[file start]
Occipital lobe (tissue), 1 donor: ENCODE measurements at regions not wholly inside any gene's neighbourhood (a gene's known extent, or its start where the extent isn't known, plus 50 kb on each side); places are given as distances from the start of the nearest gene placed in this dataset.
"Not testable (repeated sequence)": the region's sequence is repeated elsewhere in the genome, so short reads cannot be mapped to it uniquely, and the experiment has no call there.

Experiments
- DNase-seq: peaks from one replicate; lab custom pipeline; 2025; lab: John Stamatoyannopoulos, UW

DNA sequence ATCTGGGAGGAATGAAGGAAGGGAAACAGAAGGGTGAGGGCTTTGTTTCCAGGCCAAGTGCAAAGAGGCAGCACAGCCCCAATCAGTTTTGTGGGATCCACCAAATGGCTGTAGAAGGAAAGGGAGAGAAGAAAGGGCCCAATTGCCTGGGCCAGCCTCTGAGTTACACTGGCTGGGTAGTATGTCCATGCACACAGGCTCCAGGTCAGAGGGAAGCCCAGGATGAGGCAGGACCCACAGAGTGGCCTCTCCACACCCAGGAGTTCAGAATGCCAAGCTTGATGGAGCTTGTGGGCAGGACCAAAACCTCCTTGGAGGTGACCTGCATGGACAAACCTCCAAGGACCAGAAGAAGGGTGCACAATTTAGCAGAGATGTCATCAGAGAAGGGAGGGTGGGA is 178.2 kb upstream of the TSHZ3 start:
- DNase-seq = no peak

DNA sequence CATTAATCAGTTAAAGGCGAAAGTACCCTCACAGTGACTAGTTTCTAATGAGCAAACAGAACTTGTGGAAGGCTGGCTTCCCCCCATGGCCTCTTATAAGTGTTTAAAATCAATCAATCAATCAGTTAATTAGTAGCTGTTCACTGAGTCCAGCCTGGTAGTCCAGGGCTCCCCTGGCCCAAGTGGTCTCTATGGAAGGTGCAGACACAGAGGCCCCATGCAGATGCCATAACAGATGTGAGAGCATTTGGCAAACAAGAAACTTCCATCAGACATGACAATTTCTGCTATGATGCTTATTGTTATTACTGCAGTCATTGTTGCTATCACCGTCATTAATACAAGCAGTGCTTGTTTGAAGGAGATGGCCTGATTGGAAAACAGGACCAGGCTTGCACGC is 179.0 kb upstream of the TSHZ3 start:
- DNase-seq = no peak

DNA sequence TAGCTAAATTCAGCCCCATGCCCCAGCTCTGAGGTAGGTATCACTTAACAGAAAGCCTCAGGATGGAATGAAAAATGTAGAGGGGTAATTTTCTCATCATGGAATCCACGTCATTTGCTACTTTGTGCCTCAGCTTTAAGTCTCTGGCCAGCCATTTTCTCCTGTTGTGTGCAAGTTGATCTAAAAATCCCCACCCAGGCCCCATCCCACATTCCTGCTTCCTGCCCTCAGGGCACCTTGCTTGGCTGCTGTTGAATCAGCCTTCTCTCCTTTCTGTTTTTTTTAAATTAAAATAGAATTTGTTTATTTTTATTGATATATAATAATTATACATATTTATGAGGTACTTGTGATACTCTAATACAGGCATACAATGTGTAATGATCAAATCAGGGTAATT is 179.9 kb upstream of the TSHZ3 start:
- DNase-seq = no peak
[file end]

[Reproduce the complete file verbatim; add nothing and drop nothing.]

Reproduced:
Occipital lobe (tissue), 1 donor: ENCODE measurements at regions not wholly inside any gene's neighbourhood (a gene's known extent, or its start where the extent isn't known, plus 50 kb on each side); places are given as distances from the start of the nearest gene placed in this dataset.
"Not testable (repeated sequence)": the region's sequence is repeated elsewhere in the genome, so short reads cannot be mapped to it uniquely, and the experiment has no call there.

Experiments
- DNase-seq: peaks from one replicate; lab custom pipeline; 2025; lab: John Stamatoyannopoulos, UW

DNA sequence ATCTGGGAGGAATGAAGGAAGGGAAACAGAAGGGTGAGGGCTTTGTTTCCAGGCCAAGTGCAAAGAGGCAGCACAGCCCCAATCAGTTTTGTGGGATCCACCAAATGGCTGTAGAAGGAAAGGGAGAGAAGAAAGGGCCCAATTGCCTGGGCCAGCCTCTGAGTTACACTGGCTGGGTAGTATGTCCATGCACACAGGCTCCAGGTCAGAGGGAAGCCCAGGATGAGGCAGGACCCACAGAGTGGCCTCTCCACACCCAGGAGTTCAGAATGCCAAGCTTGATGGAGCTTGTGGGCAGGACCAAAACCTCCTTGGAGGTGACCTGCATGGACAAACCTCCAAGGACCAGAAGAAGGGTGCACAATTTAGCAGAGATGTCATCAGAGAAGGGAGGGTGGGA is 178.2 kb upstream of the TSHZ3 start:
- DNase-seq = no peak

DNA sequence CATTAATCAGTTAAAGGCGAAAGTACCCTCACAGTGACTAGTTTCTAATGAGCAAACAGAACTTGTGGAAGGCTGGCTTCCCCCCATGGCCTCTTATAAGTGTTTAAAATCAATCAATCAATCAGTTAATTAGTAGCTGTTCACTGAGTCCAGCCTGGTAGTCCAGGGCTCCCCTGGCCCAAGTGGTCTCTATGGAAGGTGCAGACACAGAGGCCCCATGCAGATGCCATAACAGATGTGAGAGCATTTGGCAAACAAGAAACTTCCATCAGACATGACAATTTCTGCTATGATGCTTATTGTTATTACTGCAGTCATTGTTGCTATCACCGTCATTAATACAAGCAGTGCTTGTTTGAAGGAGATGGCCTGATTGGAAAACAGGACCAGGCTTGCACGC is 179.0 kb upstream of the TSHZ3 start:
- DNase-seq = no peak

DNA sequence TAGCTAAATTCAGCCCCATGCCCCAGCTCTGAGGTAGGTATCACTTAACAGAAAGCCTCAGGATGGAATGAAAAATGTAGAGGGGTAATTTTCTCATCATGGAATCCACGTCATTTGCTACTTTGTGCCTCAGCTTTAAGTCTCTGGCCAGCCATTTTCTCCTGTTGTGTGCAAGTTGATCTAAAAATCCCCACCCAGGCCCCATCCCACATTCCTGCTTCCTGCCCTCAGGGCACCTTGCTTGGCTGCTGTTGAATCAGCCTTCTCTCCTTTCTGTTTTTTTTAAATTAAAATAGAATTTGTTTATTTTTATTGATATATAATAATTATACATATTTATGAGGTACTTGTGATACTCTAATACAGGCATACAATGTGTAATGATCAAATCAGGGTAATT is 179.9 kb upstream of the TSHZ3 start:
- DNase-seq = no peak